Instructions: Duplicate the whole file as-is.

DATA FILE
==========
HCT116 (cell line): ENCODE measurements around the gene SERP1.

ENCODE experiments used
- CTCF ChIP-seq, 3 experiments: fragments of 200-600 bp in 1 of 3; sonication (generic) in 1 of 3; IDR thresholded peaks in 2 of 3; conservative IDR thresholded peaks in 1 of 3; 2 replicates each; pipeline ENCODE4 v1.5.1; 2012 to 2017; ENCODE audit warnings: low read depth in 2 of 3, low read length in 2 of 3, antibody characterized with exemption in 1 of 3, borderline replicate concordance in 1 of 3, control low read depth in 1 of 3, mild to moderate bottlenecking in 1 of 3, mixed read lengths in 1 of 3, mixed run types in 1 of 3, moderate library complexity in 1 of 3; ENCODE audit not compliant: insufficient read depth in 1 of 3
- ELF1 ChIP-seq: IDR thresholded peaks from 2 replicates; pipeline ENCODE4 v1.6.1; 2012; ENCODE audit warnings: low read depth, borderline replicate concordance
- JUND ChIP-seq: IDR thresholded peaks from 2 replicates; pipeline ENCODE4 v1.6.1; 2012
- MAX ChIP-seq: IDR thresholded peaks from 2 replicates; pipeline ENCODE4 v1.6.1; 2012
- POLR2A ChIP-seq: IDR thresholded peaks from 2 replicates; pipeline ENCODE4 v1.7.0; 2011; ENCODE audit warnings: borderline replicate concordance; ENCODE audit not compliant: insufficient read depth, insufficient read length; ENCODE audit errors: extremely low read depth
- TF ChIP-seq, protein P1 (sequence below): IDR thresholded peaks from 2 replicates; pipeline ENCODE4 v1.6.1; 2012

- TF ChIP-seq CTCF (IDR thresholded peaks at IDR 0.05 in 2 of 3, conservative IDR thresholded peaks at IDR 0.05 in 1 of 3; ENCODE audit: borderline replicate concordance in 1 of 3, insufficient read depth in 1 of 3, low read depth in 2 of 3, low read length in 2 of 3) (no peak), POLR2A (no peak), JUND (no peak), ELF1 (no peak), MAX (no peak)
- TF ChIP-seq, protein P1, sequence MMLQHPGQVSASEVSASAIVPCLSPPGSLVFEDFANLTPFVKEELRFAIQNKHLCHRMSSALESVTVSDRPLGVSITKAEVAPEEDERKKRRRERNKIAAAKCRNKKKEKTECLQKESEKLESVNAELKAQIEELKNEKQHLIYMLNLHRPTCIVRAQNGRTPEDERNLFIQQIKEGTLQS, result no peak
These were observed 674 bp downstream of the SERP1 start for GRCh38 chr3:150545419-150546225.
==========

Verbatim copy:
HCT116 (cell line): ENCODE measurements around the gene SERP1.

ENCODE experiments used
- CTCF ChIP-seq, 3 experiments: fragments of 200-600 bp in 1 of 3; sonication (generic) in 1 of 3; IDR thresholded peaks in 2 of 3; conservative IDR thresholded peaks in 1 of 3; 2 replicates each; pipeline ENCODE4 v1.5.1; 2012 to 2017; ENCODE audit warnings: low read depth in 2 of 3, low read length in 2 of 3, antibody characterized with exemption in 1 of 3, borderline replicate concordance in 1 of 3, control low read depth in 1 of 3, mild to moderate bottlenecking in 1 of 3, mixed read lengths in 1 of 3, mixed run types in 1 of 3, moderate library complexity in 1 of 3; ENCODE audit not compliant: insufficient read depth in 1 of 3
- ELF1 ChIP-seq: IDR thresholded peaks from 2 replicates; pipeline ENCODE4 v1.6.1; 2012; ENCODE audit warnings: low read depth, borderline replicate concordance
- JUND ChIP-seq: IDR thresholded peaks from 2 replicates; pipeline ENCODE4 v1.6.1; 2012
- MAX ChIP-seq: IDR thresholded peaks from 2 replicates; pipeline ENCODE4 v1.6.1; 2012
- POLR2A ChIP-seq: IDR thresholded peaks from 2 replicates; pipeline ENCODE4 v1.7.0; 2011; ENCODE audit warnings: borderline replicate concordance; ENCODE audit not compliant: insufficient read depth, insufficient read length; ENCODE audit errors: extremely low read depth
- TF ChIP-seq, protein P1 (sequence below): IDR thresholded peaks from 2 replicates; pipeline ENCODE4 v1.6.1; 2012

- TF ChIP-seq CTCF (IDR thresholded peaks at IDR 0.05 in 2 of 3, conservative IDR thresholded peaks at IDR 0.05 in 1 of 3; ENCODE audit: borderline replicate concordance in 1 of 3, insufficient read depth in 1 of 3, low read depth in 2 of 3, low read length in 2 of 3) (no peak), POLR2A (no peak), JUND (no peak), ELF1 (no peak), MAX (no peak)
- TF ChIP-seq, protein P1, sequence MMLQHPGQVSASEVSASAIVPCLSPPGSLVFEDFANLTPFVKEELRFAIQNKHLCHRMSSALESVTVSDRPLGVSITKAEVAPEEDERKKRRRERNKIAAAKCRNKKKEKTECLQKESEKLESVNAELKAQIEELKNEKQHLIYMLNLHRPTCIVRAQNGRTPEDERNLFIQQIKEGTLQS, result no peak
These were observed 674 bp downstream of the SERP1 start for GRCh38 chr3:150545419-150546225.